Whatever role racism still plays in American society, it is a defining feature of Wright's embittered theology. "Jesus was a poor, black man who lived in a country and who lived in a culture that was controlled by rich white people," he says, evidently clearing up the rumors about Jesus' Jewish identity. But there's more: "The Romans were rich, the Romans were Italian--which means they were European, which means they were white--and the Romans ran everything in Jesus' country." That's it: the Mafia killed Jesus. As a full-blooded Italian-American, I am tempted to file a complaint with the Sons of Italy.
Finally, there's the "Uncle in the Attic" defense. The voluble minister, Obama claims, is "like an old uncle who says things I don't always agree with." It is a deceit. As my niece and nephews are painfully aware, people don't choose their uncles. They're stuck with them. But Americans, more than most people in the world, choose their pastors and their churches. A survey released in February by the Pew Forum on Religion and Public Life found that 44 percent of all Americans have changed their religious affiliations. Howard Dean famously ditched the Episcopal Church in a dispute over a bike path. Yes, a bike path.
Only recently has Obama decided that the uncle defense is insufficient. Last year he rescinded his invitation to Wright to give the invocation at his presidential announcement. "You can get kind of rough" in the sermons, Obama reportedly told him. Earlier this month, the Obama campaign website purged the minister from its "People of Faith for Obama" testimonials. Like the revisionist history-writing of Stalin's Russia, there's simply no trace of him.
What Obama does now to distance himself from Wright is less important than what he failed to do over the last 20 years. Why didn't Obama leave this church when he learned that its senior pastor was committed to ideas that are "contrary to my own life and beliefs"?
Perhaps because it would have cost him something. Ebony magazine named Wright one of America's 15 best black preachers. He moves in influential church and seminary circles. He openly uses his pulpit to endorse Obama's political ambitions--on the face of it, a violation of the church's tax-exempt status--and commands the allegiance of a large, well-heeled congregation. At each step along Obama's political path--his run for the Illinois house, the state senate, the U.S. Senate, and his presidential bid--he has counted on the support of Wright and Trinity United.
All of this suggests a weakness in Obama's character, a shrinking back from principled decisions if they seem too costly. When John McCain challenged his own party on causes that could sink his political career, Obama voted "present" to avoid taking a position on controversial bills in the Illinois senate. During his captivity in Vietnam, McCain refused to denounce the United States or to be released from prison until his fellow soldiers could join him. Obama couldn't find the moxy to stop attending the church of a minister who makes anti-Americanism an indispensable doctrine of his faith.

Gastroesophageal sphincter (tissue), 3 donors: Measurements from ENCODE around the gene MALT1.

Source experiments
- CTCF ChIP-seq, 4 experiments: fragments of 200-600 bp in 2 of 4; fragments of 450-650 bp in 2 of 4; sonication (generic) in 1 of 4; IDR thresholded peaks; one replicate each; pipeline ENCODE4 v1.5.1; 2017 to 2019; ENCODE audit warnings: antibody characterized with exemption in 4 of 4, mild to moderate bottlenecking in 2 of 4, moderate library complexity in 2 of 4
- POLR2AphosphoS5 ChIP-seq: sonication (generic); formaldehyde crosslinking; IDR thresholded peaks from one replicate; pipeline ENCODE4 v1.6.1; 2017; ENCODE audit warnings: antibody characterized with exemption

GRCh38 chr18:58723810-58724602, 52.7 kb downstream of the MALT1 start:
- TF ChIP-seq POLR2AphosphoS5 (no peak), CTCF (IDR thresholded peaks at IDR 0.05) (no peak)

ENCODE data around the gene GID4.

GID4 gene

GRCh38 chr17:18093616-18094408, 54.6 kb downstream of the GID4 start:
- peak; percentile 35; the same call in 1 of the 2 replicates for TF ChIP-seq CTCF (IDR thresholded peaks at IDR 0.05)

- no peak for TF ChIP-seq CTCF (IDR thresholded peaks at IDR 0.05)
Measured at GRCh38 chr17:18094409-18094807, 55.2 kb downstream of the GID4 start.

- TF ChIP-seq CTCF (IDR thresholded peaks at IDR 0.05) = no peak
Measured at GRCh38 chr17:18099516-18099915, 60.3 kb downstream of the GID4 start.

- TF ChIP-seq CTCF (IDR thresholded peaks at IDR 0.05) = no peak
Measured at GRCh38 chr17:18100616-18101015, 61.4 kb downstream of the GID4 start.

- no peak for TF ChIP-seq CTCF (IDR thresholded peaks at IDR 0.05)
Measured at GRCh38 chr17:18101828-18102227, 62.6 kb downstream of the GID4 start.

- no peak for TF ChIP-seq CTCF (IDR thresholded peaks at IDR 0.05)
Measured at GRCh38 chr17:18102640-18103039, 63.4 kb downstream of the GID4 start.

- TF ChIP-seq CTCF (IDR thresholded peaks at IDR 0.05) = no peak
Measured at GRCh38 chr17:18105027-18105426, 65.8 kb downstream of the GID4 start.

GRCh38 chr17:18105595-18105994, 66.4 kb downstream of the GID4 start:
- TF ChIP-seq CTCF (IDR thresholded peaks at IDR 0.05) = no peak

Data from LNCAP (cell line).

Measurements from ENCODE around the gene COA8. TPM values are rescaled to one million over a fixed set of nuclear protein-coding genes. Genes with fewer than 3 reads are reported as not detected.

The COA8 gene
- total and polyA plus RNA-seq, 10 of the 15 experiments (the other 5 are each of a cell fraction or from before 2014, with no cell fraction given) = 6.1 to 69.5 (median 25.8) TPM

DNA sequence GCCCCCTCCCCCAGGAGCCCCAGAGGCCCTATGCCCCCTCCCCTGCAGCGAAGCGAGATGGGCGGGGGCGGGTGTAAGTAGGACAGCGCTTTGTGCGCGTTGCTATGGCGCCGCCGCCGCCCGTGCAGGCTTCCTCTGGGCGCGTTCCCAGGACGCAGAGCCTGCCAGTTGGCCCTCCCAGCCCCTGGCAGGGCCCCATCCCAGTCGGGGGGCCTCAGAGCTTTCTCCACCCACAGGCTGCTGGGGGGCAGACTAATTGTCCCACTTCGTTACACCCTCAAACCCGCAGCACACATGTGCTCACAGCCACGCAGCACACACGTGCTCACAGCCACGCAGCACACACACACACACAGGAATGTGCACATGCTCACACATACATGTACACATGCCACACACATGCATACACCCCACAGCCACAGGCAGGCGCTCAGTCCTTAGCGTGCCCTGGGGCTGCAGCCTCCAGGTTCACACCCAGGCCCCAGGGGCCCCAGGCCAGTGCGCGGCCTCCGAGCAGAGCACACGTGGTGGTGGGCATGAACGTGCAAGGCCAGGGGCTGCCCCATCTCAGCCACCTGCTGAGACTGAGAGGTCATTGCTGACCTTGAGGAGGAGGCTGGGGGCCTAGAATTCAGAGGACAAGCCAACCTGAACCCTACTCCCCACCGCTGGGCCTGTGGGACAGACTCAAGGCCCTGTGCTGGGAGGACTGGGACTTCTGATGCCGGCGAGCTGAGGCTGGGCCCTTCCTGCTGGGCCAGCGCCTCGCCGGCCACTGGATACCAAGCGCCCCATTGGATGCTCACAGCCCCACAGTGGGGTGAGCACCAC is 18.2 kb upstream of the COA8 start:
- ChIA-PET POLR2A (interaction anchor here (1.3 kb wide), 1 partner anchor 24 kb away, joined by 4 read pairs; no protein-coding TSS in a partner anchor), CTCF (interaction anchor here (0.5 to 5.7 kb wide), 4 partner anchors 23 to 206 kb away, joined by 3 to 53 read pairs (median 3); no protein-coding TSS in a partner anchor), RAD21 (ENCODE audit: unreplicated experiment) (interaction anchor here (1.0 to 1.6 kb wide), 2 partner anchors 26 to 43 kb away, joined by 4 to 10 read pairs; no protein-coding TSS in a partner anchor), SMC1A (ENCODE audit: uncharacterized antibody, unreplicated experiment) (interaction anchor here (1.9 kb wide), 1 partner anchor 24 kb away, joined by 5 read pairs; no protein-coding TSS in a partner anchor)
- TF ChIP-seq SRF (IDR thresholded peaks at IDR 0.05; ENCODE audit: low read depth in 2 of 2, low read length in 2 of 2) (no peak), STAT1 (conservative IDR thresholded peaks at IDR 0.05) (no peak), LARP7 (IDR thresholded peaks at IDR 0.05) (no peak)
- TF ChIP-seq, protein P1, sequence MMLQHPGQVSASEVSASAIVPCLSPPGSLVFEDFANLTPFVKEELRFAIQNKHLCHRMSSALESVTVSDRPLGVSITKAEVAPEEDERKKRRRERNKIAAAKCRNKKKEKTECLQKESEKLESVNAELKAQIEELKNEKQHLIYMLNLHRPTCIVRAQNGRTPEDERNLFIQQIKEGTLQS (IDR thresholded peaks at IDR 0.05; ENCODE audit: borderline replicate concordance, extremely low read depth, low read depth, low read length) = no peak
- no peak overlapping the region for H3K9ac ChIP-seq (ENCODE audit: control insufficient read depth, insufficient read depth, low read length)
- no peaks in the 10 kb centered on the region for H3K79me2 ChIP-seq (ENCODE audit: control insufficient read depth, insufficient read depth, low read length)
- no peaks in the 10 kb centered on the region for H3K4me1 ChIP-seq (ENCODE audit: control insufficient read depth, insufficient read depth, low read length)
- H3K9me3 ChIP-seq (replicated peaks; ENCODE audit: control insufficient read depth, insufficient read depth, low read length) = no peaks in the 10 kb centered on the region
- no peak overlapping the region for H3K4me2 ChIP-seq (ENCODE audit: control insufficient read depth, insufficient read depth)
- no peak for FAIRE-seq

Trinity United fired back earlier this week, comparing criticism of their church to the assassination of the Rev. Dr. Martin Luther King Jr. Liberal admirers of Obama are also rushing to defend Rev. Wright's message as a legitimate aspect of the black church, given America's racist history. Jim Wallis, a leader of the religious left, ignores Wright's paranoia talk and association with Farrakhan, but praises him as "one of the leading revival preachers in the black church." Diana Butler Bass, author of Christianity for the Rest of Us, describes her own conversion to the "prophetic nature" of black preaching. "This is not, of course, comfortable for white people," she writes. "But it is a deep, spiritual river in American faith and culture, a river that--as I had to learn--flows from the throne of God."
The rage, vitriol, and conspiracy theories of Jeremiah Wright do indeed flow like a river--from his mouth. The jury is still out, though, as to their ultimate source. The more important question is how much of this torrent has found its way into the soul of Barack Obama.
"It is hard to imagine . . . how Mr. Obama can truly distance himself from Mr. Wright," writes Jodi Kantor of the New York Times. "The Christianity that Mr. Obama adopted at Trinity has infused not only his life, but also his campaign." Jim Wallis, who has known Obama for a decade, told Rolling Stone: "If you want to understand where Barack gets his feeling and rhetoric from, just look at Jeremiah Wright."
That's exactly what Barack Obama is now hoping most Americans will not do.
By Joseph Loconte